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Team play and postseason chances are improving

February 19, 2019, 4:04 PM ET [0 Comments]
Rick Sadowski
Colorado Avalanche Blogger •Avalanche Insider • RSSArchiveCONTACT
They aren’t out of the weeds yet, not even close, but the Avalanche are beginning to show signs that they might be capable of emerging in time to squeeze into the playoffs.

They’ve won two of the past three games and gained a point in five of the past seven (2-2-3) following a disastrous 3-12-2 run that began Dec. 21 with a 2-1 loss to Chicago.

No one could have known at the time, but the Blackhawks have become one of Colorado’s fiercest competitors for eighth place in the Western Conference and the second wild card playoff position.

Chicago has gone 12-7-3 since that late December game to pull into a tie with Colorado; both have 59 points (the Avalanche have played one fewer game), one point behind Minnesota for the coveted playoff berth.

The teams will meet three more times, starting Friday in Chicago with back-to-back, home-and-home games March 23-24.

But, first things first. The Avalanche close out a three-game homestand Wednesday against Central Division-leading Winnipeg, the team they defeated last Thursday at the MTS Centre.

The Avalanche haven’t won two games in a row since a six-game winning streak from Nov. 18-28.

They knocked off Vegas 3-0 on Monday behind Semyon Varlamov’s 40-save effort, Andrew Agozzino’s first NHL goal, and scrambled line combinations that featured all three members of the top line – Gabriel Landeskog, Nathan MacKinnon and Mikko Rantanen – playing on different lines for the first time this season.

“Like I said a couple days ago, this team never gives up,” Varlamov said following his second shutout of the season and 25th of his career. “We’re going to battle to the end. We just need to get on a winning streak and kind of help ourselves, collect the extra points.”

These were the new lines:

Alexander Kerfoot – Nathan MacKinnon -- Sven Andrighetto
Matt Nieto – Carl Soderberg – Mikko Rantanen
Gabriel Landeskog – Tyson Jost -- Matt Calvert
A.J. Greer -- Andrew Agozzino – J.T. Compher


“To this point in the year we hadn’t played MacK, Mikko and Landy apart on three different lines,” coach Jared Bednar said. “We played them apart on two different lines, but we hadn’t separated all three. As a line they hadn’t been doing a whole bunch lately and created a lot offensively.

“I wanted to give MacK some speedy guys so they could help create off the rush, dart in and out of holes and have some skill and poise with the puck. I felt Soderberg, Nieto and Calvert playing together really is a hard-working line. I think Mikko needed a little bit of that in his game, so I gave him Soderberg and Nieto.

“I wanted to try and help Jost a little bit, D-zone, help him get into the offensive zone. Landy’s a real good 200-foot player and Calvert has been getting all these chances from his work and his skating and his intensity. The fourth line was pretty good too.”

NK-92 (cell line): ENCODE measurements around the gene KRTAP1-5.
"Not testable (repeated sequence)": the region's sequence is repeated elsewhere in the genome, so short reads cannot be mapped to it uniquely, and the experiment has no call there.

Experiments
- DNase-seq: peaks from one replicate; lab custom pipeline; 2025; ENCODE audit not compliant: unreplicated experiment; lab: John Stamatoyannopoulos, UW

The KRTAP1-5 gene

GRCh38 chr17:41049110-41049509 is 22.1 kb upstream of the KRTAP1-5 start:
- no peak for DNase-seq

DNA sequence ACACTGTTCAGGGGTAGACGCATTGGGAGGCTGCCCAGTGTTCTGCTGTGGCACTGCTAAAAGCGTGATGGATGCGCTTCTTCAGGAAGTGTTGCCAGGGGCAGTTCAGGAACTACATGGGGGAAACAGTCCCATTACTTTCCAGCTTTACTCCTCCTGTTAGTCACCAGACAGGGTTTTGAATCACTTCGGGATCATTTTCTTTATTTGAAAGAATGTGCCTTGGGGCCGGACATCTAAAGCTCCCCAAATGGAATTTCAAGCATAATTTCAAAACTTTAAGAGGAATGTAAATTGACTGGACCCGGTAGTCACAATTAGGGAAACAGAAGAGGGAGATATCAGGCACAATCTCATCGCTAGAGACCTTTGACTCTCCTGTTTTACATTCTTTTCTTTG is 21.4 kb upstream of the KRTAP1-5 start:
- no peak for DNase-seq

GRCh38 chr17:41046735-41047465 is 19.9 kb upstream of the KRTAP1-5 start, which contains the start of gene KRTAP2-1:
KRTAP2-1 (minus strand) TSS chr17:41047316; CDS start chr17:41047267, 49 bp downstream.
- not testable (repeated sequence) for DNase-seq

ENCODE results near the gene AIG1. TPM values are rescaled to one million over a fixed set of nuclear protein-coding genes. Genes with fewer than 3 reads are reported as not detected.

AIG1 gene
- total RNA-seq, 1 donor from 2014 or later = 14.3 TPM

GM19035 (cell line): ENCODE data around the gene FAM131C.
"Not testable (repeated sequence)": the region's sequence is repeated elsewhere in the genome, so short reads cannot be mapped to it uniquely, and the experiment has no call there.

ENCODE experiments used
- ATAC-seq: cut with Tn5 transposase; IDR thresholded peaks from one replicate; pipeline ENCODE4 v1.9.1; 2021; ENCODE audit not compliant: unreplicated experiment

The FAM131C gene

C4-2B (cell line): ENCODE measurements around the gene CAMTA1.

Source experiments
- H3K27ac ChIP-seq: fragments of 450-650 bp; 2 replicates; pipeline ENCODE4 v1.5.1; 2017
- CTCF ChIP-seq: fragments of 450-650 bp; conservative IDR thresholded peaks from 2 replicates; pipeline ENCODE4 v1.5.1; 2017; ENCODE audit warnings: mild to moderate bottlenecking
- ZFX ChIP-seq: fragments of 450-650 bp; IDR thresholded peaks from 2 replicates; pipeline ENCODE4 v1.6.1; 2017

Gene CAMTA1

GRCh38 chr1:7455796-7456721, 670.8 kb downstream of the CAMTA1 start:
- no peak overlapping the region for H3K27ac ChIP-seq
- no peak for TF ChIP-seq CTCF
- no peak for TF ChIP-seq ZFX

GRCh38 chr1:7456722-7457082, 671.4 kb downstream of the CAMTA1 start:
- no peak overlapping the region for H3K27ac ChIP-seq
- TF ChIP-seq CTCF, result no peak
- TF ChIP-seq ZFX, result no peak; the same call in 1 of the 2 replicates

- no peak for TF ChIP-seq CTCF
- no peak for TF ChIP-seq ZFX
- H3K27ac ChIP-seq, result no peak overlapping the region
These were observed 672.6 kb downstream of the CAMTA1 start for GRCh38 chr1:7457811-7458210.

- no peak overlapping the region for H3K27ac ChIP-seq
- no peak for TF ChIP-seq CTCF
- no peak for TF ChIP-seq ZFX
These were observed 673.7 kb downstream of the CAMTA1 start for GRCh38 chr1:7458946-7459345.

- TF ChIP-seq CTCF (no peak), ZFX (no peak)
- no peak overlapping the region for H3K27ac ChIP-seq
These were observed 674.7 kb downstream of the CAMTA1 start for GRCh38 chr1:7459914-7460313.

The Avalanche will play three games before the NHL trading deadline next Monday – Wednesday against the Jets and back-to-back weekend games at Chicago and Nashville – the results of which could determine whether general manager Joe Sakic is a buyer or a seller.

While the power play continues to be problematic – 0-for-3 Monday, 0-for-26 the past nine games – the Avalanche killed all four Golden Knights power plays, running their modest streak to 11 in a row in the past three games.

“Definitely we’re playing a lot better,” Varlamov said. “Our defensive zone structure was much better the last couple games. We made a couple changes with the coaching staff and it works. It’s nice to see the guys doing a great job.”

Jost scored the critical first goal at 6:36 of the first period. He forced Vegas’ Pierre-Edouard Bellemare into a turnover, gained possession between the hash marks and spun around for his first goal since Jan. 2 against San Jose.

“I liked him tonight,” Bednar said. “On pucks, second effort on pucks, a little more strength in the battles that we’ve seen from him in recent past. If you get a guy like Calvert or Landeskog that can help a young kid like that, talk to him a little bit ... he knows he’s got two viable guys with him defensively, it helps you gain confidence.”

Agozzino, who was recalled Sunday from the Colorado Eagles, was in the slot when he converted Landeskog’s pass to make it 2-0 at 5:47 of the second period.

“I've been waiting a long time for that moment,” Agozzino said. “It's special and tough to put into words. There was a lot emotion after I saw it go in and just pure excitement. I came up with the mindset to try to help this team, whatever aspect it was. I'm glad I did that tonight to help this team to get a win. It's a big two points and a special night for me.

“I'm sure my dad is going to call me for (the puck). I'm sure it will go in a nice frame in my house, but he'll be fighting me for it.”

Agozzino, 28, had not played in the NHL since the 2015-16 season; he entered with three assists in 10 career games. He was leading the Eagles in scoring with 28 goals and 50 points in 48 games.

Agozzino collected an assist when Calvert batted in Nieto’s shot at 6:53 of the third for a 3-0 lead.



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